- Subtitles: Dutch
- Region: Region 2 (This DVD may not be viewable outside Europe. Read more about DVD formats.)
- Average Customer Review: 4.6 out of 5 stars See all reviews (34 customer reviews)
- ASIN: B007JUWS1S
Ben Sanderson (Nicholas Cage) is an alcoholic who has nothing left to live for but the very booze that seems to be the only happiness he can find. His friends want nothing to do with him and women are disgusted by him. After being let go from his job, Ben burns all of his possessions and moves to Las Vegas, where his only plan is to drink himself to death. In a short amount of time he meets Sera (Elisabeth Shue), a lonely hooker who has been through it all. An unexpected bond is formed between the two and love falls upon them that can only end in tragedy.
Boy, was this a hard movie to watch, but it was so well-done and executed. You are able to sympathize with both Ben and Sera, despite the paths they have chosen. Nicholas Cage was amazing and brilliant. No wonder why he won an Academy Award for his performance. You really buy into the fact that he is this sad character who wants nothing more but to destroy himself by the only thing that can bring him some sense of false happiness. Shue is also terrific in her role and should be applauded as well. The two are explosive as a team and can really bring the house down.
"Leaving Las Vegas" is drama at its best. It's heartbreaking, but at the same time is satisfying. It's emotionally charged from start to finish. The writing is poetic, the acting is electric, and the directing is fantastic. Be warned, this is not a "feel-good" movie. It's a portrait of harsh reality and it doesn't go easy on you for a second. If you want a powerhouse drama that will keep you emotionally involved, this is the one for you. A terrific and amazing film on every front.
Nicholas Cage gives a haunting performance as Ben Sanderson, a man who has lost everything and come to Las Vegas to drink himself to death. On his way down he meets a prostitute named Sera and in their spiraling despair they discover love. One of the most poignant moments in the film comes when Cage is on the streets of Las Vegas seeking human contact and can’t remember whether he lost everything because of his drinking or started drinking because he lost everything. Cage’s performance rings absolutely true and deservedly won him the Oscar. He shows with great tenderness the sad realism of being an alcoholic.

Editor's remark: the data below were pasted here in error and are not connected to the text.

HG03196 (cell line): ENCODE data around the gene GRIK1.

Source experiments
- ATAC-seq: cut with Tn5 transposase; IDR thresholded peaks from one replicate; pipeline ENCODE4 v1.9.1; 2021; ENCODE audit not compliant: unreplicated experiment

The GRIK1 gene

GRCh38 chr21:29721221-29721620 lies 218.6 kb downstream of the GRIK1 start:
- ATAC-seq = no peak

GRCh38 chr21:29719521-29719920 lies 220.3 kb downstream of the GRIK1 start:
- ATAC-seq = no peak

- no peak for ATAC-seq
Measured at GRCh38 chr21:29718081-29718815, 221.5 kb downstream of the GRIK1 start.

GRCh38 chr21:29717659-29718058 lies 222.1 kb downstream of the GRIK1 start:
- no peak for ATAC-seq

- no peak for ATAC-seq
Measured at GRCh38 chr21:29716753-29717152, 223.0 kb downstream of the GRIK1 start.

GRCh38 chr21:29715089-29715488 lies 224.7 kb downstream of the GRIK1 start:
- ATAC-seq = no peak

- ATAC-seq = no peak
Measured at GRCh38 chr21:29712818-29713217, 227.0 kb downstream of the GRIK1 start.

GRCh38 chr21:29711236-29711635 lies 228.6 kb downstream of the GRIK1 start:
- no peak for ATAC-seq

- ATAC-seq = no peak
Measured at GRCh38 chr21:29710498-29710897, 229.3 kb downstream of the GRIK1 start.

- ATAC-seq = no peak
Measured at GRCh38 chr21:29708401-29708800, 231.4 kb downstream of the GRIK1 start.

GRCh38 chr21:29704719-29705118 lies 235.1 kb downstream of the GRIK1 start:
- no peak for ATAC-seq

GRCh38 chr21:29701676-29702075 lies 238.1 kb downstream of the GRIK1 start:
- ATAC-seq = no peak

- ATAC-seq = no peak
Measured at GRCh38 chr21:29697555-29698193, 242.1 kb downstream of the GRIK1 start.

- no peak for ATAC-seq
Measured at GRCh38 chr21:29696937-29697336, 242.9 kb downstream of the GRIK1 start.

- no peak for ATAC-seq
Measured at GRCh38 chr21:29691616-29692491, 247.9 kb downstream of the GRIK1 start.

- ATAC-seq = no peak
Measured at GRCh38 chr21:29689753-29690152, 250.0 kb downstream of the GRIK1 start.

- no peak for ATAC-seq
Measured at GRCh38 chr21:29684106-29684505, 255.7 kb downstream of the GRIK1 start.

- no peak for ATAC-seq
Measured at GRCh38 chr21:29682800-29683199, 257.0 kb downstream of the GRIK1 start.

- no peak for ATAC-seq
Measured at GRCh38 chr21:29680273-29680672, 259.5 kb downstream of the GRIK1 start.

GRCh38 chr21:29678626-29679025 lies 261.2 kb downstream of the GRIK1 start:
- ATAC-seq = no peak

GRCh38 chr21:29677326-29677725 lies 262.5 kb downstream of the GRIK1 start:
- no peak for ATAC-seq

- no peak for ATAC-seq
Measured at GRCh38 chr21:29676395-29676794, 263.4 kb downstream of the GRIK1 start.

Matching Cage scene for scene is Elizabeth Shue in a brilliantly realized role that should have won an Oscar. As this working girl begins to care about Ben she discovers she is not dead inside, like some, and can still love. But when Ben finally pushes her away in order to save her she realizes that if she lets him, she may very well lose this power to love and her connection to being human. Going back, however, may be more than her heart can bare.
Figgis has made a mesmerizing film of almost overwhelming sadness.Read more ›
Nicolas Cage plays Ben, a man who is on the way down and who knows it. He loses his family and his job and the only thing that he has left is drinking. Finally, destroying everything that remains of his old life, he takes his severance pay and sets off for Las Vegas with the simple intention of drinking himself to death.
There he has a chance encounter with prostitute Sera (Elisabeth Shue) and they are drawn together. All that Ben needs is a person who will not reject him because he is a drunk and who will not try to get him off the bottle. Sera needs Ben too. She needs a man who wants her for more than just sex or the money that it makes.
Oddly, for a relationship involving a prostitute, sex hardly enters into things. The reason is simple. Alcohol is deadening Ben to the extent that he is not sexually interested in Sera. This is the one thing that strains their relationship. Ben never asks Sera to stop working but he makes sure that she knows that he does not like it. Sera cannot understand how Ben can want to be with her but not want her sexually.
Finally, Sera realises something about Ben. When he told her that he intended to drink hiumself to death, he was being more serious than with anything else. She asks him to seek help. This precipitates a string of events that breaks them up but they are reunited for a tragic finale in which both finally get what they wanted.
Cage puts in a truely outstanding performance as Ben. Watching him gave me the same feelings that I have had when watching a friend get too drunk, too often. He really is totally convincing.Read more ›